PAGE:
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Extension > Regional Sustainable Development Partnerships > RSDP Newsletter > RSDP Happenings - Focus on International Tourism

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RSDP Happenings - Focus on International Tourism

December 2015

By Angelica Getahun

Heart of the Continent

The largest public green space in North America - approximately 5.5 million acres - remains in northeastern Minnesota and northwestern Ontario. The land includes national and state parks such as Quetico Provincial Park, Superior National Forest, Voyageurs National Park and Grand Portage National Monument, as well as several small and medium size communities.

To improve collaboration between the two countries and to develop cross-border partnerships, locals created the Heart of the Continent Partnership (HOCP) in 2007. As part of its mission to promote sustainable tourism, the University of Minnesota Extension Northeast Regional Sustainable Development Partnership (NERSDP) provided early financial resources to HOCP. NERSDP board member Doug Franchot of International Falls has also served as chair of the HOCP Steering Committee.

HOCP is a Canadian/American coalition between land managers and key local stakeholders. Their goal is to "promote the economic, cultural and natural health of the lakes, forests and communities on the Ontario/Minnesota border." One big project that the organization is working on is the National Geographic Geotourism initiative. National Geographic defines geotourism as "tourism that sustains or enhances the geographical character of a place - its environment, culture, aesthetics, heritage, and the well-being of its residents." This initiative is promoting the cross-border region as a tourist destination.

Communities throughout the region identified and nominated state and national parks, museums, businesses, and yearly events that highlighted the environment, culture, aesthetics, heritage of the area and could be promoted on the National Geographic Geotourism website (traveltheheart.org).

Heart of the Continent

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As Norm Deschampe, Chair of the Grand Portage Band of the Lake Superior Chippewa, said at HOCP's 2011 International Community Congress, "This is not about us, it's about those who come after us."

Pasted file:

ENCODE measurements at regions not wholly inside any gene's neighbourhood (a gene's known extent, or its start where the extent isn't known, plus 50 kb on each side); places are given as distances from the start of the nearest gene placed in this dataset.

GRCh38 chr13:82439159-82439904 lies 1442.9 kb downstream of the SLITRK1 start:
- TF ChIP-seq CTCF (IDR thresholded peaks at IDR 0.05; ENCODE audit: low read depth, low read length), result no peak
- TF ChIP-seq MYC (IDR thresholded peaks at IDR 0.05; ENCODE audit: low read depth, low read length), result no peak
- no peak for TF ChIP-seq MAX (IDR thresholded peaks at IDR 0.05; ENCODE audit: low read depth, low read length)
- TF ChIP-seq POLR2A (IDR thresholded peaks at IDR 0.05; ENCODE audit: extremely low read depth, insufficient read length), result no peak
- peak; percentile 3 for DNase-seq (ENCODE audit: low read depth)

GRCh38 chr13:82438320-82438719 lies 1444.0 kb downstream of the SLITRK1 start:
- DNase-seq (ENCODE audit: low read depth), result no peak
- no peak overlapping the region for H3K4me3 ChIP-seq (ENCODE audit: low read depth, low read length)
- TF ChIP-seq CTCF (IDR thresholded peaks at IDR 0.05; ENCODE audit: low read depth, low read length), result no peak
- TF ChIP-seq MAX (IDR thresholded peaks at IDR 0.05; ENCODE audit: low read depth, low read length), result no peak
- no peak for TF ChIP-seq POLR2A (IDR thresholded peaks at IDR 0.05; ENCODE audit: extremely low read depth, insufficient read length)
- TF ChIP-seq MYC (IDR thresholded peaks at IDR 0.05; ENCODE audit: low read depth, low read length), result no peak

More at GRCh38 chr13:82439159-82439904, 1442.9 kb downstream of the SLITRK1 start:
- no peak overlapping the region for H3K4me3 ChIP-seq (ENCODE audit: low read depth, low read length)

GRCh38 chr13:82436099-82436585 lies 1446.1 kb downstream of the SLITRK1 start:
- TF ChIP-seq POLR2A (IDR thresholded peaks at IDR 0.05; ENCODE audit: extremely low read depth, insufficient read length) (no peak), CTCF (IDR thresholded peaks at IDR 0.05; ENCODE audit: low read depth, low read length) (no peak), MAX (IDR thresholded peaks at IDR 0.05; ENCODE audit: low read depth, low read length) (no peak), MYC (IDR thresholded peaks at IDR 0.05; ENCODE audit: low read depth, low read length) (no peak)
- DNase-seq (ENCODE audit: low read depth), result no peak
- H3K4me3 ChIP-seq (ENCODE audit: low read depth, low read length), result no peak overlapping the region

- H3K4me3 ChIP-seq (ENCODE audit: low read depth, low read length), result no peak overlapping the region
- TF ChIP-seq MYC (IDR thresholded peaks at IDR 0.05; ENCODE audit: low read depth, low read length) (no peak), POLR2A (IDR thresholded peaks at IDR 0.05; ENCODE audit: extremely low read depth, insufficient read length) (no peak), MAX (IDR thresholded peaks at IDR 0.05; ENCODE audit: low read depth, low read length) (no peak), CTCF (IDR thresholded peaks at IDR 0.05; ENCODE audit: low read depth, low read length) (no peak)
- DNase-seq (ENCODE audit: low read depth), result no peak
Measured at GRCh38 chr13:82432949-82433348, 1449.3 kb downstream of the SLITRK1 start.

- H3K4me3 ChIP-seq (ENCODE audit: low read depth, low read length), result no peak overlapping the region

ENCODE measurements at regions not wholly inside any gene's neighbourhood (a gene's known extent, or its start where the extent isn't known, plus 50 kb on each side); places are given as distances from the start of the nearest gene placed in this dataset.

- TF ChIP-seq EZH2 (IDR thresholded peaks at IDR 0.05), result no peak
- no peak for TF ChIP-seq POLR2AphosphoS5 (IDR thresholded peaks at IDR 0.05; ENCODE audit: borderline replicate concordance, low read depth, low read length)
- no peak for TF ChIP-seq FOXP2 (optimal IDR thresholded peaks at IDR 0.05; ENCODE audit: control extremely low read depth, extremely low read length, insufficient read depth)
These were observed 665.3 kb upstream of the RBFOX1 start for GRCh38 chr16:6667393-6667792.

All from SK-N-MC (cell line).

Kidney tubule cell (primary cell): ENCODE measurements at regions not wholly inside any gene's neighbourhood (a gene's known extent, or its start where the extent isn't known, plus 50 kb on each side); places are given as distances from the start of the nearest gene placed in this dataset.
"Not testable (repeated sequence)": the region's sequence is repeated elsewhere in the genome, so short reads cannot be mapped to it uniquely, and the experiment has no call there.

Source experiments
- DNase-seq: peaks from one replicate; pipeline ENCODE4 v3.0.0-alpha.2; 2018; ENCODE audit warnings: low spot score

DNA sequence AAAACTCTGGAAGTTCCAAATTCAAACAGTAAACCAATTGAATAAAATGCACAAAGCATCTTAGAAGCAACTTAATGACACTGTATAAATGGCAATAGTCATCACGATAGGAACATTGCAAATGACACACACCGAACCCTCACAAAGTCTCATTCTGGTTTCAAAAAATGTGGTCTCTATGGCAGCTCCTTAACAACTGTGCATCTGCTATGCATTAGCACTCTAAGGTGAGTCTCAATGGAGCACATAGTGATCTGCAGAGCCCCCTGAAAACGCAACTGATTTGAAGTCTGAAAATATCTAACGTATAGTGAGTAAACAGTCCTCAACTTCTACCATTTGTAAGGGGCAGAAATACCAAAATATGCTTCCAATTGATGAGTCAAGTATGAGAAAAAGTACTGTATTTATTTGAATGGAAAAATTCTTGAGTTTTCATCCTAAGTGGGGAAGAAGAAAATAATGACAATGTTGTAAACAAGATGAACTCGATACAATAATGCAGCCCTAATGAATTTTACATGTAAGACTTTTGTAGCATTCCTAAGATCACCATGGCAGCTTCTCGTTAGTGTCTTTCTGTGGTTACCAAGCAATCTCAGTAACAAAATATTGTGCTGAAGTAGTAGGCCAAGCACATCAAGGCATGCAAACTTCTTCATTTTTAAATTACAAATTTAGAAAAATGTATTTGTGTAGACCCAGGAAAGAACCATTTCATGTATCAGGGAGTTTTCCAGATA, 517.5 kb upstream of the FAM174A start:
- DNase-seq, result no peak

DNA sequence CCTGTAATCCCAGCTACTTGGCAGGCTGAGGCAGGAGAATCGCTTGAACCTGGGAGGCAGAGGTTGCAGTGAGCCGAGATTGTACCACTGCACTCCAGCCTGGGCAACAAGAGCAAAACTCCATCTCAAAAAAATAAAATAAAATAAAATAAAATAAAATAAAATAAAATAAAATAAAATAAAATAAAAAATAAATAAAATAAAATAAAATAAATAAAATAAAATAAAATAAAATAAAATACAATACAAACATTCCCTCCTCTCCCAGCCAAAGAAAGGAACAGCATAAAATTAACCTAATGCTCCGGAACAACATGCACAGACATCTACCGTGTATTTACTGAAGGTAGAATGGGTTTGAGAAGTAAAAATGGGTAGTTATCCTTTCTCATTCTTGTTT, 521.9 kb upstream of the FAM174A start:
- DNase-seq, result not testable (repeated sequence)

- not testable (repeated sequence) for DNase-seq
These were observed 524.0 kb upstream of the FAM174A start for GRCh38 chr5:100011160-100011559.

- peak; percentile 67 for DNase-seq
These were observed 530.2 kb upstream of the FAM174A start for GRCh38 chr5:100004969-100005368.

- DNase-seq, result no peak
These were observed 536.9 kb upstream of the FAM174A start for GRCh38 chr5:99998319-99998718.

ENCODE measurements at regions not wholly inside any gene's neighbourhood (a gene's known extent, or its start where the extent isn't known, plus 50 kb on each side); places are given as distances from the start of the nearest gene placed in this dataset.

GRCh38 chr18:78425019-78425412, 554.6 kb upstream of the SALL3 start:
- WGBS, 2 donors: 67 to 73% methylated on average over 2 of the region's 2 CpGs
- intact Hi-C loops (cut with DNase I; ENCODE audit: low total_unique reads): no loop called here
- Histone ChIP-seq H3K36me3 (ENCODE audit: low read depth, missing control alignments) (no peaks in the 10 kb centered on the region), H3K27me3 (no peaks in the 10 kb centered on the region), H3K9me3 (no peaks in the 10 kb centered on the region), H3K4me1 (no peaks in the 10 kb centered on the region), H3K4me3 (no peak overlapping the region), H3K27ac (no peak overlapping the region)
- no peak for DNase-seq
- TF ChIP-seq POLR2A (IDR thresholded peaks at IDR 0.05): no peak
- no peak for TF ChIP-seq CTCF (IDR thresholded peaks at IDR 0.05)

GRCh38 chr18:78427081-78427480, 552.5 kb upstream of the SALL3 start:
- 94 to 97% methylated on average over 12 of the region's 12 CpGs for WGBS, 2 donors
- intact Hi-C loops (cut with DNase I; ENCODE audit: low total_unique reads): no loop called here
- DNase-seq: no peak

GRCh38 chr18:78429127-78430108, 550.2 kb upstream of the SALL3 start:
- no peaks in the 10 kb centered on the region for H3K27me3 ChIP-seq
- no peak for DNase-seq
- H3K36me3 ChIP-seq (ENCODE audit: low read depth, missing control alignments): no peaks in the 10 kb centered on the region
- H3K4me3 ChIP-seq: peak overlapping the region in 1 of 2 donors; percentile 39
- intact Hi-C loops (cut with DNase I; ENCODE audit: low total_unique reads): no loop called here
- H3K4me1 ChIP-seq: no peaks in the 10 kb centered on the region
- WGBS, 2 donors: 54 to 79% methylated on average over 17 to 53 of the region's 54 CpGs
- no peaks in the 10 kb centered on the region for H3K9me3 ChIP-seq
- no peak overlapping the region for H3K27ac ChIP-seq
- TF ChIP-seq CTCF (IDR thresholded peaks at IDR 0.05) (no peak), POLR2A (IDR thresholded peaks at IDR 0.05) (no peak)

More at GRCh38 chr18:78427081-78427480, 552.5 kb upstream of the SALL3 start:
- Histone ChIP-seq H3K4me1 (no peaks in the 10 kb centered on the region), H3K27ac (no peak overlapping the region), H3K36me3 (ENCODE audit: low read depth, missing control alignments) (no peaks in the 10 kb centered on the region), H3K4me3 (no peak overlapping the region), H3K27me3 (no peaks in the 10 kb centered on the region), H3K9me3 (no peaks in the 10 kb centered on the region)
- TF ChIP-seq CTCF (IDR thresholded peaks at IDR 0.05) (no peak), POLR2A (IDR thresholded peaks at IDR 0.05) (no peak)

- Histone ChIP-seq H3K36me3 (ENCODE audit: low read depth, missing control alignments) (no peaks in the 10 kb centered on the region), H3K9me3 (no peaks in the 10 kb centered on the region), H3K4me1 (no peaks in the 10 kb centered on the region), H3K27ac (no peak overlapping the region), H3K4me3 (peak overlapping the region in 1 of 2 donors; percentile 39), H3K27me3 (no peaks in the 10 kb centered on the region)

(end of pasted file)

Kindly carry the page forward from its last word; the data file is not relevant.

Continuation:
More than 80 different leaders in the region have worked collaboratively to make this initiative come to fruition. Frank Jewell, County Commissioner of St. Louis and chair of the geotourism initiative, said, "A huge part of what goes on in northeast Minnesota in particular, but to some extent in Canada, is that there is a certain amount of complaint about public land... In Cook County 90% of all the land is in public ownership, both by the state and by the federal government. So you have a very small property tax base - only 10% of the land. The kind of feeling that [the community has is] 'they are not bringing to us the resources that we need.' This initiative in some ways is about turning that around. Seeing the public land as an asset [where] we bring these vibrant communities [to the forefront]."

Frank and other members of HOCP traveled throughout northeastern Minnesota and northwestern Ontario to learn more about these communities and invite them to become part of the initiative. "The thing that was more striking to me and really powerful about this was that across the region, the landscape is dotted with lots of little towns. They don't have a lot of resources, they aren't really seen beyond their neighborhood, even though they are remarkable places ... so going to these towns and inviting them to participate, people were often surprised and excited about the possibility," he said.

"The National Geographic Geotourism project has given us real credibility and real excitement around tourism in the region," said Okey Ukaga, NMSDP executive director. "HOCP continues to be a successful effort that is reframing the land in northeast Minnesota as an asset and promotes the activities, sites and culture the region has to offer."

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